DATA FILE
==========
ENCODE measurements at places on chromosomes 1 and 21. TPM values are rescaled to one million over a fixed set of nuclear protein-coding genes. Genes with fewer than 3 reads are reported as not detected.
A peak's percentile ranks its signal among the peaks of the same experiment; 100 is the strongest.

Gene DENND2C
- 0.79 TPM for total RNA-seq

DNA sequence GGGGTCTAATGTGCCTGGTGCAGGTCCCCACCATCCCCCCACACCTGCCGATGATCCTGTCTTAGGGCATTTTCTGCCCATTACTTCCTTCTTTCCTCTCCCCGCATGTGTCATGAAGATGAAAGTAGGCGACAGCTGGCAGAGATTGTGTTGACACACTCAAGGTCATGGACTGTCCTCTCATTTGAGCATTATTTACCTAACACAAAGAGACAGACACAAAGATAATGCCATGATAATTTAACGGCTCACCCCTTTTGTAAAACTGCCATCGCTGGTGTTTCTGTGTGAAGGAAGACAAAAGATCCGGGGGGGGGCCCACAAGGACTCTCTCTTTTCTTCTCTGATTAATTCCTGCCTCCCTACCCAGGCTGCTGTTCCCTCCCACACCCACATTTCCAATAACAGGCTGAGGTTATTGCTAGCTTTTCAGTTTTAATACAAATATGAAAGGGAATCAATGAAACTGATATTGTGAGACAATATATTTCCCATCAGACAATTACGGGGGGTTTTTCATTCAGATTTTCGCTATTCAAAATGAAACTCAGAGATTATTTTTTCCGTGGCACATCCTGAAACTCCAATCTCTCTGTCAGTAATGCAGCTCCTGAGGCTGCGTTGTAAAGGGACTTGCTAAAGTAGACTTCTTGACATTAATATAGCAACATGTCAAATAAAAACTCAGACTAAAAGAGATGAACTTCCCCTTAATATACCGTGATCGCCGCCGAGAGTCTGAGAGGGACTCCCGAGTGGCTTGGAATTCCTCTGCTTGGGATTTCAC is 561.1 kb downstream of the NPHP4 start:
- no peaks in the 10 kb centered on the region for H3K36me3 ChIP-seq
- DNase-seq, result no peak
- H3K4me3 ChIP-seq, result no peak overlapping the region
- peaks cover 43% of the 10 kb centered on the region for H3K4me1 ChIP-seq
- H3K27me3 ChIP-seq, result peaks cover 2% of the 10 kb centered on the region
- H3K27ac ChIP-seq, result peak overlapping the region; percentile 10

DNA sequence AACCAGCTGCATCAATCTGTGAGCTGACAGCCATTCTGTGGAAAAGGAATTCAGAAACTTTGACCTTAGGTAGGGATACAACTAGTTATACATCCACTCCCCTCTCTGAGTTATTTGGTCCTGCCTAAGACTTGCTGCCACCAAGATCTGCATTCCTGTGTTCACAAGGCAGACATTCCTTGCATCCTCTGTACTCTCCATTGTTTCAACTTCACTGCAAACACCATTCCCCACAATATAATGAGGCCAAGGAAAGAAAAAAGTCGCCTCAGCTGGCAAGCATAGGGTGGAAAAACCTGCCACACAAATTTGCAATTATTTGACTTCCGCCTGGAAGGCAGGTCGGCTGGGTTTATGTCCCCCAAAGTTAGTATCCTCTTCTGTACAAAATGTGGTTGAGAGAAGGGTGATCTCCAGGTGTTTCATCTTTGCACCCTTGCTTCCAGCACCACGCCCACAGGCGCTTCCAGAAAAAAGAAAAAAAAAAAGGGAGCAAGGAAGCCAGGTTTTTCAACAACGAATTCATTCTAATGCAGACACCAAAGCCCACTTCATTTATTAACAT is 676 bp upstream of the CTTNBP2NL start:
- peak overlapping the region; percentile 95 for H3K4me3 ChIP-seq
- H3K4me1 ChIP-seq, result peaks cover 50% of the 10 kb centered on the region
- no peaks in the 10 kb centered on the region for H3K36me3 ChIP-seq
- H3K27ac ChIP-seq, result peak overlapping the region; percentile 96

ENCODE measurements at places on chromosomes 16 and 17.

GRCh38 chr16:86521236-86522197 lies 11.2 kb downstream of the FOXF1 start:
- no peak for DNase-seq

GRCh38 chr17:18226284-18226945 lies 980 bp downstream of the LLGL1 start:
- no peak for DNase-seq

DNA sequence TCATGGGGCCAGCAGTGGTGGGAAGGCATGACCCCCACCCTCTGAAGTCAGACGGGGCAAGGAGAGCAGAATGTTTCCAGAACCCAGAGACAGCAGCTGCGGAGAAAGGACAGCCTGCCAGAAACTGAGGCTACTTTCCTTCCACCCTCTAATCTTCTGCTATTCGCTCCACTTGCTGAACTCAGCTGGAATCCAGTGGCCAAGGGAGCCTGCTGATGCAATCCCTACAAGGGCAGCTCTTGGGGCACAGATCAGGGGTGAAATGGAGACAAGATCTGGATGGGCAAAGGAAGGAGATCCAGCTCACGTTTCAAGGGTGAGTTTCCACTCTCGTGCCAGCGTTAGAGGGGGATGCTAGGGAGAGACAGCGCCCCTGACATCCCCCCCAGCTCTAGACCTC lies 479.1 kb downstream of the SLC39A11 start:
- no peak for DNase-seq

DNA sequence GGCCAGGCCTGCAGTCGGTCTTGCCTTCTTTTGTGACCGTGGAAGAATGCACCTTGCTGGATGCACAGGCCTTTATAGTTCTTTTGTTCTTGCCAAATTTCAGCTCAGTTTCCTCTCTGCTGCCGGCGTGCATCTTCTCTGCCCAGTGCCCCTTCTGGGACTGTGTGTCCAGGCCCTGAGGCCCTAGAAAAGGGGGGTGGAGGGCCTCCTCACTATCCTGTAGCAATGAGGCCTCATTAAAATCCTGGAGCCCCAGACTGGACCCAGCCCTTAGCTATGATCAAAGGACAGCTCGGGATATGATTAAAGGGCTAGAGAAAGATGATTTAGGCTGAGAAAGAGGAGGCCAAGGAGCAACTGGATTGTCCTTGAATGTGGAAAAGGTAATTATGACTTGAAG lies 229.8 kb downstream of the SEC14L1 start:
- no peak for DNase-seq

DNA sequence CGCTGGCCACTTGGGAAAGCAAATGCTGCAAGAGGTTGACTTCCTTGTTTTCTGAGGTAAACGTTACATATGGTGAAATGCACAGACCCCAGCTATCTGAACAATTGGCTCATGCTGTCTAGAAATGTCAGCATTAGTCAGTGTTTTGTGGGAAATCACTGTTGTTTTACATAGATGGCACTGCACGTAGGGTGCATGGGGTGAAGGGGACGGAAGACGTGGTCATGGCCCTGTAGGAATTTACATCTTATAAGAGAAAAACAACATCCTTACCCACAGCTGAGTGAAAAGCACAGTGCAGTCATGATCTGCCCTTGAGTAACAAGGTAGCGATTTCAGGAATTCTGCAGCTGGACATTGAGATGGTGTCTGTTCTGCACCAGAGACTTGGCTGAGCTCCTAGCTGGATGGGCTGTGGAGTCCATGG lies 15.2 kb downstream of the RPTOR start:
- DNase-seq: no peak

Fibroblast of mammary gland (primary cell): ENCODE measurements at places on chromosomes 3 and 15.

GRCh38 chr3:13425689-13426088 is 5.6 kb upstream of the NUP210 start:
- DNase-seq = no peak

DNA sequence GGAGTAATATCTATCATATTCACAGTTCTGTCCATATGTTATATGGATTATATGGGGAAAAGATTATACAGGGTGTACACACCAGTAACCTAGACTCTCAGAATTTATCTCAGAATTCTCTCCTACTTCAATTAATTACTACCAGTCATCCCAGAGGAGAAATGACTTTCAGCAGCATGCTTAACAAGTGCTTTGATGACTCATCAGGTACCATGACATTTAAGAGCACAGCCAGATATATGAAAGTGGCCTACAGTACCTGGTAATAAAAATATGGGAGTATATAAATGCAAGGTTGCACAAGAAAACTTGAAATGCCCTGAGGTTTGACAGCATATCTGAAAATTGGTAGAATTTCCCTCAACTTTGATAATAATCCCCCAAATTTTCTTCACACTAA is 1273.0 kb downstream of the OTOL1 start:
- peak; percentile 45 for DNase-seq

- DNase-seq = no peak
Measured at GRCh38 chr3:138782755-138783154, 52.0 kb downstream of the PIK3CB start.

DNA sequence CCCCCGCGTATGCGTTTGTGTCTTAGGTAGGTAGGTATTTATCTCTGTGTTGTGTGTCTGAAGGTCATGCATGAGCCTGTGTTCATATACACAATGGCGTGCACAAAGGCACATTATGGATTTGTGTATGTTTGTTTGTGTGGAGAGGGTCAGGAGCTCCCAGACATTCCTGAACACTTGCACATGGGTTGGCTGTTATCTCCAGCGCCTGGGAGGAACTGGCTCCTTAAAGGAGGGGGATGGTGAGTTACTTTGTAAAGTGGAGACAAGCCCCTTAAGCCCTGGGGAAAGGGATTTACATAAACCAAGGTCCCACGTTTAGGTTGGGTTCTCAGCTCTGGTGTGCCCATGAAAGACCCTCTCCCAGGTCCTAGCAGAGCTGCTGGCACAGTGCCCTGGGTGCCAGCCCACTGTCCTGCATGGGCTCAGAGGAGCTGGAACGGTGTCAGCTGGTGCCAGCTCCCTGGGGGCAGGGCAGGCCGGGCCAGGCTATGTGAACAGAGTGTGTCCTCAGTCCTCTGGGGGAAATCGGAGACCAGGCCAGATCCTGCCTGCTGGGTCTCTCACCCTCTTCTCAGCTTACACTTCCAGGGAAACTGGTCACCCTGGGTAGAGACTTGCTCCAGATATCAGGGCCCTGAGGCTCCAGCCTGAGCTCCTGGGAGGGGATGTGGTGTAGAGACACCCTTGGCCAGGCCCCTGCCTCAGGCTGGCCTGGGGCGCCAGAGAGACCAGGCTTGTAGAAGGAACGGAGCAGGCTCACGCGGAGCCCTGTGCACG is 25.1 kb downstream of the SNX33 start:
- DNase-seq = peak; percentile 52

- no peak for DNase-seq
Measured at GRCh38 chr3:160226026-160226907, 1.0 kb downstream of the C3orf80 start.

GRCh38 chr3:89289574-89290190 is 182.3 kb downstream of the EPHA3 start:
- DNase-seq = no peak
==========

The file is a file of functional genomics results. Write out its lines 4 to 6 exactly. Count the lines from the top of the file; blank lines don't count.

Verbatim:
- 0.79 TPM for total RNA-seq

DNA sequence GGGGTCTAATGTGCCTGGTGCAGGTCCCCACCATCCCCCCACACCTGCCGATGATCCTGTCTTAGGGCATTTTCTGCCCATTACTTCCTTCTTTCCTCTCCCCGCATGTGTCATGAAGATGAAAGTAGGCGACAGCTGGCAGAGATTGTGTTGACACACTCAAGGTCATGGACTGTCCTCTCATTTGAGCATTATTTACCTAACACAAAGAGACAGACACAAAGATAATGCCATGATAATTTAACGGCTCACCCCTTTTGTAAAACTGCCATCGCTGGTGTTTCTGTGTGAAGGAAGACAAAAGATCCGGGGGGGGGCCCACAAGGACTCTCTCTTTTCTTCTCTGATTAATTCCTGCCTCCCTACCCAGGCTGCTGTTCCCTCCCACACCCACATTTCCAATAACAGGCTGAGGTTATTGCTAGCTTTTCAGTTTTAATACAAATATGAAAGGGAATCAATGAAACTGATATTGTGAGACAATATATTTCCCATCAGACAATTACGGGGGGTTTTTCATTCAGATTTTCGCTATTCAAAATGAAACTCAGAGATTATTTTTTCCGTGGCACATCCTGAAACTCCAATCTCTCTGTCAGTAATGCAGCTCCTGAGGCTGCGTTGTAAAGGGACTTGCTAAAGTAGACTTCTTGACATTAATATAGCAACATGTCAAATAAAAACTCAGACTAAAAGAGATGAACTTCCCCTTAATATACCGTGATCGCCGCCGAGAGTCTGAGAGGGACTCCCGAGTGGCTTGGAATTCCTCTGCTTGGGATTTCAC is 561.1 kb downstream of the NPHP4 start:
- no peaks in the 10 kb centered on the region for H3K36me3 ChIP-seq